Friday, October 23, 2015
So What's with All This Darn Punctuation?!?
The other day, I received a most disturbing note from my neighbor. It ran,
If you don't stop your damn chickens from cackling at four in the morning I'm coming over there and wringing a few necks
Obviously I was concerned. The writer completely left off the comma after morning, which signals the end of a subordinate clause used to introduce a sentence. This is bad enough but there isn't even a period. Without this, how can I even tell the sentence is finished? Keep reading, the letter seems to say, there's more to come. But there isn't. Frustrating. Underlining "damn chickens" adds emphasis, but I feel this could be better done with a simple exclamation mark.
Here then, for the benefit of those who need a refresher, are a few quick rules of punctuation.
1. Apostrophes are used for contractions and possessive nouns, but not possessive pronouns. This is important. It's the difference between showing you're nuts and showing your nuts. You can also use apostrophes when an -s at the end of a word looks funny just sitting there, and you figure a little extra punctuation might help, as in "Customer's Served While U Wait."
2. Commas. "A cat has claws at the ends of her paws, and a comma's a pause at the end of a clause." This is worth remembering if you're the sort of person who can't tell a cat from a comma. Commas are a lot like periods only not so much. They signal a pause, but a briefer one than a period. If a period is like ( ), a comma is ( ). There are five easy-to-remember comma rules which I've forgotten and can't be bothered to look up. Maybe there are six easy-to-remember rules. I forget. Anyway, just remember a comma is a pause and leave it at that. In a sentence like, "No, dear, that dress doesn't make you look, fat," the comma before "fat" implies you had to think before answering which will only get you in trouble. You're better off without the comma, or better still, just change the subject when people ask certain questions.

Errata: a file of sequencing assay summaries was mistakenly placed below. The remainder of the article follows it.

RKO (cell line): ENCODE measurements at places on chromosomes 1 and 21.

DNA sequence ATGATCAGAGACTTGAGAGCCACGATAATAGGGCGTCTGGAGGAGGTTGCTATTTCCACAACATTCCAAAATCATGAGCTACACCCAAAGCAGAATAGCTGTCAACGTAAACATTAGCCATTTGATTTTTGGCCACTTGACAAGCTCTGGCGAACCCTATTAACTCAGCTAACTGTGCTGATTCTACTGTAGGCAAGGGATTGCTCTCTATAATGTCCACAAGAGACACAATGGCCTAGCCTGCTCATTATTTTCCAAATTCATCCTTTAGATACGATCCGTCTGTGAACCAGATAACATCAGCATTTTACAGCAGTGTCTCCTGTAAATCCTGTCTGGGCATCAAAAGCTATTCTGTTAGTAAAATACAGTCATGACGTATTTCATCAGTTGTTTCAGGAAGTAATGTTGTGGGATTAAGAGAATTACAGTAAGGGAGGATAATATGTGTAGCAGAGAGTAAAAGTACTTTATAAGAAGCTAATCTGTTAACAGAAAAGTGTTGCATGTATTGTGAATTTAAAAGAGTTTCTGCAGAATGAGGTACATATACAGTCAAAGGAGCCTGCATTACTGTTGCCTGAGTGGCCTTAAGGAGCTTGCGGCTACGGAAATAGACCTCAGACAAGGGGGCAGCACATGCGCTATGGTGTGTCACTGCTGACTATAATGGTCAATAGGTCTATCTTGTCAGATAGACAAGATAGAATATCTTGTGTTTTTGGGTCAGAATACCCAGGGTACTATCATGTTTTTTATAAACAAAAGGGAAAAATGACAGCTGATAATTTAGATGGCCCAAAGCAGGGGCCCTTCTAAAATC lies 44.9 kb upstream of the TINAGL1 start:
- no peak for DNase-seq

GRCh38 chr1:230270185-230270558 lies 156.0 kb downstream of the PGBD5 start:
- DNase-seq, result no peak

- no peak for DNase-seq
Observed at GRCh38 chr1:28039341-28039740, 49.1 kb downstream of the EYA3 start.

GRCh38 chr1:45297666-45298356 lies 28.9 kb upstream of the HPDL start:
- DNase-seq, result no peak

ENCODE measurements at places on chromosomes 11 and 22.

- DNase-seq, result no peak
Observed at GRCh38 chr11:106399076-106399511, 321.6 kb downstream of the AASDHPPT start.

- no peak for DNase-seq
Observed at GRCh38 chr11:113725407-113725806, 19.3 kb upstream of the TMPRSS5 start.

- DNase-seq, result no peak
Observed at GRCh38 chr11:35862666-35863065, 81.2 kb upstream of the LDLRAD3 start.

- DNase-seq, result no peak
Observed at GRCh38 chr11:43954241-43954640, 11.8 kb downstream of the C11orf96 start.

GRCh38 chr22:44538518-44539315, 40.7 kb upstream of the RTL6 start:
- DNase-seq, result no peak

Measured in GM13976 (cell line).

3. Semicolons and Dashes. Some people want to know when they should use a semicolon and when they should use a dash. These people are butt-holes.
4. Slashes. There's a very good reason why violent killers are called "slashers." Some people go around writing things like "he/she" or worse yet "s/he" or "and/or." See note at end of 3.
5. Ellipsis. Three periods in a row make an ellipsis. Fowler says there should be no spaces between these periods, but if you type it that way, Microsoft will go ahead and add the spaces anyway. Take that, Fowler! Ellipsis are traditionally used to show missing or deleted portions of a text (notice I didn't write missing/deleted, you butt-holes) as in, "My fellow Americans... economic growth... foreign and domestic... renewable... tar sands... fat whomping campaign contributions... my opponent... big fat liar...baby seals for breakfast... sex scandal... says nuke-you-lar instead of nuclear... incompetent... bozo... God bless America." Lately, however, and by lately I mean the entire Twentieth Century and thus far into the Twenty-First, the ellipsis has been employed anytime a writer just trails off because he couldn't think of anything else to say and...